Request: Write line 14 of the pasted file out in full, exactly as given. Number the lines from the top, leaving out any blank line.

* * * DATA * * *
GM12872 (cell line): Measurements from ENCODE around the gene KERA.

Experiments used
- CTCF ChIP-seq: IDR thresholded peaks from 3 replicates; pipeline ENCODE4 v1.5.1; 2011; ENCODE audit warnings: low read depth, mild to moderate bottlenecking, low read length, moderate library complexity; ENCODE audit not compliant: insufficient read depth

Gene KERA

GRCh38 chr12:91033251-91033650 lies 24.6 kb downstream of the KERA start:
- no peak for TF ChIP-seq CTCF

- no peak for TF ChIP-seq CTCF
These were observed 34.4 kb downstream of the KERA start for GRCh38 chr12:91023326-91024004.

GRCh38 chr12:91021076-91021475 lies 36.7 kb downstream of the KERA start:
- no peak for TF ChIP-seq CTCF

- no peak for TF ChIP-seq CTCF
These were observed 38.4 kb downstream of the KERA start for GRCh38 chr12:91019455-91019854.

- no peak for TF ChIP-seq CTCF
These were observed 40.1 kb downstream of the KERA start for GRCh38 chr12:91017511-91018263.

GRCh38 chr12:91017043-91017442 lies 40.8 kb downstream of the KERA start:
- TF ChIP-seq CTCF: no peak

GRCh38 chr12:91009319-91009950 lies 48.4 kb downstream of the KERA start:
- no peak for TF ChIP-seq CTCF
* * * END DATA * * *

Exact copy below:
These were observed 40.1 kb downstream of the KERA start for GRCh38 chr12:91017511-91018263.